In a dramatic raid on Disney partner Pixar Studios, Coral Reef Animation Police (CRAP) arrested Nemo, star of the phenomenally successful Finding Nemo, for three counts of public mischief. A CRAP spokesperson said the arrest stemmed from three questionable situations depicted in the film — Nemo’s upbringing, the maintenance of a warm saltwater aquarium, and the anatomy of a baleen whale. Nemo was unavailable for comment but lawyers for Disney and Pixar said, “It’s just a story. We never said we were training marine biologists.”

The first incident occurs early in the film, when an unnamed predatory fish devours the mother and most of the young, except Nemo. Under the overly watchful eye of his father, Nemo grows up in the coral reef with a deformed fin. Interviews with experts indicated that survival of a deformed fish in the wild would be extremely unlikely and strongly hinted at artistic license. Furthermore, it turns out that the fin was a prosthetic. As well, police discovered that although clown fish parents care for developing eggs, once hatched, the young receive no further care; in other words, they never know either of their parents. Police are currently in the process of finding Marlin, the alleged father of Nemo. Authorities questioned family friend Dory but soon dismissed her as an unreliable witness. She is known to suffer from short term memory loss. Even more startling was the revelation that clown fish can change gender. The females are larger, apparently an adaptation to produce more eggs. If the female disappears for whatever reason, the male grows and becomes female. Meanwhile, a smaller subadult develops to fill the male role. A Disney spokesperson denied any plot to limit the depiction of alternative lifestyles for family audiences.

Let Us Prey, an activist group supporting the rights of predators, expressed concern about the scene involving sharks trying to deny themselves fish. “We should leave nature red in tooth and craw,” they said. Police felt a charge in this case would not stick, because the sharks do show their true colours during the course of the film.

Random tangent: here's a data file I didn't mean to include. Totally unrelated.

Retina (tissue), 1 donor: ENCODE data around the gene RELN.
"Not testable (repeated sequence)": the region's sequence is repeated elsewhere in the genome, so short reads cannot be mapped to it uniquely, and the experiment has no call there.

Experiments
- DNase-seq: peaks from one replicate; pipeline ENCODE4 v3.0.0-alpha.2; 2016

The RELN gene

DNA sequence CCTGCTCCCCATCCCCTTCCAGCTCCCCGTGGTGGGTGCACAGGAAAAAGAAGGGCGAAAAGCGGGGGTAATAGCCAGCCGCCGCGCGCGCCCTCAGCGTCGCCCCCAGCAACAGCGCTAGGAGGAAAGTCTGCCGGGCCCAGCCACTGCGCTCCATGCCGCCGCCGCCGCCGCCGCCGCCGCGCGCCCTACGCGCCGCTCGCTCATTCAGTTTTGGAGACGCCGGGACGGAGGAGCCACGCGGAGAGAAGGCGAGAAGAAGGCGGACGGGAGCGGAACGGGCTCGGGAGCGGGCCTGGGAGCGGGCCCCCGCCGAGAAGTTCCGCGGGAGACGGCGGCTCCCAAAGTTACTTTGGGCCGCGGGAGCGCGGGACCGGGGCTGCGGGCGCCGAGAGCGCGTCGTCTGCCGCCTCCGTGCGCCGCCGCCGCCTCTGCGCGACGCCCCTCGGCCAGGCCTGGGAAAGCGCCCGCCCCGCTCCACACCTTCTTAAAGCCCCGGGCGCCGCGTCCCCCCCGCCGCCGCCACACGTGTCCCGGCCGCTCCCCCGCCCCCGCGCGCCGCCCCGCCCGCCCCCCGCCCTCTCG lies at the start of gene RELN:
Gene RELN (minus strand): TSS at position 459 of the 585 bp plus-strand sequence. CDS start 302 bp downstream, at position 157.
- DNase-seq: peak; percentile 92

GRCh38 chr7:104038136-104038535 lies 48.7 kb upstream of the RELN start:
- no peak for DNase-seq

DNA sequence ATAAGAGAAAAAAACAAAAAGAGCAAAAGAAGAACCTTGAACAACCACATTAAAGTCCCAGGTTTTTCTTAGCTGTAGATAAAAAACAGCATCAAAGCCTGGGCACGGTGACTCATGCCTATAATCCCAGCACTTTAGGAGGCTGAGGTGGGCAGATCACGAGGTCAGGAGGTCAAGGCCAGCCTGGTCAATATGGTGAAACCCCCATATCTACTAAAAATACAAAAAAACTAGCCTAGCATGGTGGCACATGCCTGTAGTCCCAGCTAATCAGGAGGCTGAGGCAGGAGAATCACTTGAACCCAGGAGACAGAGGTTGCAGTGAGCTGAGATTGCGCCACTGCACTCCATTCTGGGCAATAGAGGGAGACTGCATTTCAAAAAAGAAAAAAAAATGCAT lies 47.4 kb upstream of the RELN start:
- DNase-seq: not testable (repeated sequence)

Scenes of a warm saltwater aquarium in a dentist’s office led to the second charge. Prosecution is expected to argue that the difficulties of acquiring the appropriate chemicals and maintaining the appropriate temperature, not to mention finding the right food for raising these fish is under represented and suggests that keeping such an aquarium can be undertaken by anyone. Particularly contentious was the portrayal of a prospective clown fish owner as a snotty-nosed brat, clearly undeserving of such a responsibility and incapable of fulfilling it.

The third charge appears to transcend class boundaries, moving from fish to marine mammals. In the film, two fish are seen trapped in the mouth of a baleen whale. They reportedly escape through the whale’s blowhole in a fountain of water. This propagates two common misconceptions. The blowhole in a whale is not connected to the mouth as our noses are, so they would not be able to shoot fish out it the way a boy can shoot milk out his nose. Furthermore, a whale does not produce a fountain of water. When a whale breathes out its blowhole, the air is moist and condenses in the coolness, producing a mist as a byproduct. Some speculate the defense may use Pinocchio and Jonah to show precedence for escaping from a whale, even though they did not involve blowholes.

When asked if the very idea of questioning an animated fish undermined the foundations of their case, CRAP spokesperson said, “That is a matter for the prosecution to decide.”

This is the first court battle for Pixar, although a few years back, their use of four-legged ants in a Bug’s Life did cause an uproar in the entomological community worldwide. Disney, of course, has settled out of court with the Anderson and Grimm estates for distorting classic fairy tales on numerous occasions. They have been manipulating nature stories since the fifties, when they first pushed lemmings off cliffs to stage suicidal behaviour.